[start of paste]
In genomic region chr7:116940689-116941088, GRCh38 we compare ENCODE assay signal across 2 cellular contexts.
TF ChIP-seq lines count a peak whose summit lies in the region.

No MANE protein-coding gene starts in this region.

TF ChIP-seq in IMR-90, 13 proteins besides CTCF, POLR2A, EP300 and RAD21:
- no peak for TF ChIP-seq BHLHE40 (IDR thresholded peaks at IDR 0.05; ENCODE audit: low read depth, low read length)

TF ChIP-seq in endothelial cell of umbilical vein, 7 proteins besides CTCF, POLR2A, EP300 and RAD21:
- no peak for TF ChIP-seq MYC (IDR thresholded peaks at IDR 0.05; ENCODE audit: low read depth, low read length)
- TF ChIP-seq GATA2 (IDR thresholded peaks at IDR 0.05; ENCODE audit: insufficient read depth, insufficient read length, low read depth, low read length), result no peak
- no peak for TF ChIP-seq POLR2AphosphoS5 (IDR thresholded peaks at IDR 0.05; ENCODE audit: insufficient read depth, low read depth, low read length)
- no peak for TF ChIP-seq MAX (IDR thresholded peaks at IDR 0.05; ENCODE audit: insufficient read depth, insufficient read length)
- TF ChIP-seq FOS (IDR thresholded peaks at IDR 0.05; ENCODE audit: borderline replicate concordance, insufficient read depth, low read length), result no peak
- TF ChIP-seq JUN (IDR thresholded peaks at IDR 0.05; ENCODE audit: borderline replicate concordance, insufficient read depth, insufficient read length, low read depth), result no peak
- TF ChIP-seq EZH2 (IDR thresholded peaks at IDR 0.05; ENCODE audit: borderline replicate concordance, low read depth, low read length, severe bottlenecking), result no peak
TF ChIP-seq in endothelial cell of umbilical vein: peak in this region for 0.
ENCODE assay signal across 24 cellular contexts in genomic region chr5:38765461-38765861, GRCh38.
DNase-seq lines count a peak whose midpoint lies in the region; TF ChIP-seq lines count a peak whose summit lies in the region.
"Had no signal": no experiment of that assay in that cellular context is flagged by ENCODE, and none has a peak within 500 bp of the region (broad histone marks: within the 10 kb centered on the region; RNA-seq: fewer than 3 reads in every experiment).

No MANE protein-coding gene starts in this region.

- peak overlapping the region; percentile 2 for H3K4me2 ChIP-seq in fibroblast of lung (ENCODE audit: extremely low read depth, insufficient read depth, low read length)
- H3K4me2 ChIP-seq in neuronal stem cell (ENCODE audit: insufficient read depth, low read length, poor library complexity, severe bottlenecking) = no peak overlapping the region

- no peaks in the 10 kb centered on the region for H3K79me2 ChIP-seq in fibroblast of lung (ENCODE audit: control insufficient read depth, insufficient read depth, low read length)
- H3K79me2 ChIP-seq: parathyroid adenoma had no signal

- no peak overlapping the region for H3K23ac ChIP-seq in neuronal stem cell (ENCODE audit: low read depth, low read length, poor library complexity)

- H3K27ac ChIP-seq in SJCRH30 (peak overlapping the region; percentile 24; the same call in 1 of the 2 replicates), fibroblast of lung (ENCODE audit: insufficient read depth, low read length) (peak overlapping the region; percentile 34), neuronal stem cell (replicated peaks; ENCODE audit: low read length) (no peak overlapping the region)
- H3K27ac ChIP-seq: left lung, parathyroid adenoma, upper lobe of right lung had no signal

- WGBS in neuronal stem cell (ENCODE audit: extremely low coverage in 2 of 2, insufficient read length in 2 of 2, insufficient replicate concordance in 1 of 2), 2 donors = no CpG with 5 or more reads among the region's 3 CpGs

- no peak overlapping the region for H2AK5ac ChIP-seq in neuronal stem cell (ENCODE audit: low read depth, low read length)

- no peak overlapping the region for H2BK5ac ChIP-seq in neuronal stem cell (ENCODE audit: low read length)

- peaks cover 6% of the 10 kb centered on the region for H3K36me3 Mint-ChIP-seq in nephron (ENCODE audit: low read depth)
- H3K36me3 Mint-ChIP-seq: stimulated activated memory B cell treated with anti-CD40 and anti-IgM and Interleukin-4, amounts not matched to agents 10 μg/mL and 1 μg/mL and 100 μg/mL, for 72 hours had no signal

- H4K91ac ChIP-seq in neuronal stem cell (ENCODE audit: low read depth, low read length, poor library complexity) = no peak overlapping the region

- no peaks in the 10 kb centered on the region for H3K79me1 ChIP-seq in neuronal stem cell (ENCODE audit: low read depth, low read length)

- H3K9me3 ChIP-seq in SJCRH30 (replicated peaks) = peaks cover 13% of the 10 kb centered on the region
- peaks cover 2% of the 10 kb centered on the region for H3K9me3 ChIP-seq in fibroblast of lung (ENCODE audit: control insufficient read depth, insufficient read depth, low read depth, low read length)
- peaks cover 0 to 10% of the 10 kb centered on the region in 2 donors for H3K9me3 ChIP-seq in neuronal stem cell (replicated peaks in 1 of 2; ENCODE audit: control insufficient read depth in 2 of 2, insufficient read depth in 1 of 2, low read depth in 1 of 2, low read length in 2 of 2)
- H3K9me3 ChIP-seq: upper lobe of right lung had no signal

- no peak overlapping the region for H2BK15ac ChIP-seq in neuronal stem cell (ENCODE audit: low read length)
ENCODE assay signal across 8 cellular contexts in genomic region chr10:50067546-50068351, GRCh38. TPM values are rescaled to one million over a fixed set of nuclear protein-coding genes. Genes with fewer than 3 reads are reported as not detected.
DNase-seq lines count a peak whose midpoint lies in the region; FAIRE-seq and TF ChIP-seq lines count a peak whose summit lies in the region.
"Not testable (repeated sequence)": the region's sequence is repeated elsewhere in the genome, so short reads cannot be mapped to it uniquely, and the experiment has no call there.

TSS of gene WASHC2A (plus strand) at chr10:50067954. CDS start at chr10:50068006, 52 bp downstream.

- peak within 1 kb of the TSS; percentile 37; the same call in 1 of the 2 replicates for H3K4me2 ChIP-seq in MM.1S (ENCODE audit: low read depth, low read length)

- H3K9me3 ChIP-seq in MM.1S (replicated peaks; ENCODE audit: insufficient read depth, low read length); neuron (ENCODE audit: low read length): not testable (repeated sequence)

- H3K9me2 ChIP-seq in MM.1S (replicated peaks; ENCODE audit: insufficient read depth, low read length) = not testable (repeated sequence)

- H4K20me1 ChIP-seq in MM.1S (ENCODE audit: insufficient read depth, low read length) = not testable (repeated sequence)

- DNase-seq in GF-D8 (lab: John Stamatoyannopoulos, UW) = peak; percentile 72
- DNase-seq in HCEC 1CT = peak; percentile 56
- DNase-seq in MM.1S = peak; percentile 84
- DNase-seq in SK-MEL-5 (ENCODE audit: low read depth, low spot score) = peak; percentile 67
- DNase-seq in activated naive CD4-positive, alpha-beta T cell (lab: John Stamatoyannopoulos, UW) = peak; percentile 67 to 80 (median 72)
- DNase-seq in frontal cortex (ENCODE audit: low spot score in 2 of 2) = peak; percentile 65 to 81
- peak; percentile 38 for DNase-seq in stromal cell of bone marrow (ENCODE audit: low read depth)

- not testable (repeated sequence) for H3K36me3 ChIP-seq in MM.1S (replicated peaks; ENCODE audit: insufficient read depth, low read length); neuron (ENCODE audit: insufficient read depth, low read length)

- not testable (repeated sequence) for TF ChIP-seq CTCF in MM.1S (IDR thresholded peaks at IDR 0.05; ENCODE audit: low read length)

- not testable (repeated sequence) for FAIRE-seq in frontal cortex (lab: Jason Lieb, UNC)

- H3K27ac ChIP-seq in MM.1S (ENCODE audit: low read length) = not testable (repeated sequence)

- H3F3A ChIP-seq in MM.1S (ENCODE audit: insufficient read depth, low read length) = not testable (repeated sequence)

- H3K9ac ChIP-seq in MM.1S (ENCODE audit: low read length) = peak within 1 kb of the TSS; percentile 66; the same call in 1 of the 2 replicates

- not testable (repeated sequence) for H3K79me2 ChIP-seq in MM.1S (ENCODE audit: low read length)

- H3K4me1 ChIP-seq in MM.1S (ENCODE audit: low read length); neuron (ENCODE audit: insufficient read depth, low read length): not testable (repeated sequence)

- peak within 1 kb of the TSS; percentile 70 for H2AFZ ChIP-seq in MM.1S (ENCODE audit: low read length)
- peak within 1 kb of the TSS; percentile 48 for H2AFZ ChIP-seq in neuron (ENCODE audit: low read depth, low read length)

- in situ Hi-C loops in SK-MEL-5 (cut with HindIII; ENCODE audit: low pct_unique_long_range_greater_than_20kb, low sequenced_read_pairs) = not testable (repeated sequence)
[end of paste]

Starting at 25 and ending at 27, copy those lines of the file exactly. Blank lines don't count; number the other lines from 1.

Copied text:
- H3K27ac ChIP-seq: left lung, parathyroid adenoma, upper lobe of right lung had no signal

- WGBS in neuronal stem cell (ENCODE audit: extremely low coverage in 2 of 2, insufficient read length in 2 of 2, insufficient replicate concordance in 1 of 2), 2 donors = no CpG with 5 or more reads among the region's 3 CpGs

- no peak overlapping the region for H2AK5ac ChIP-seq in neuronal stem cell (ENCODE audit: low read depth, low read length)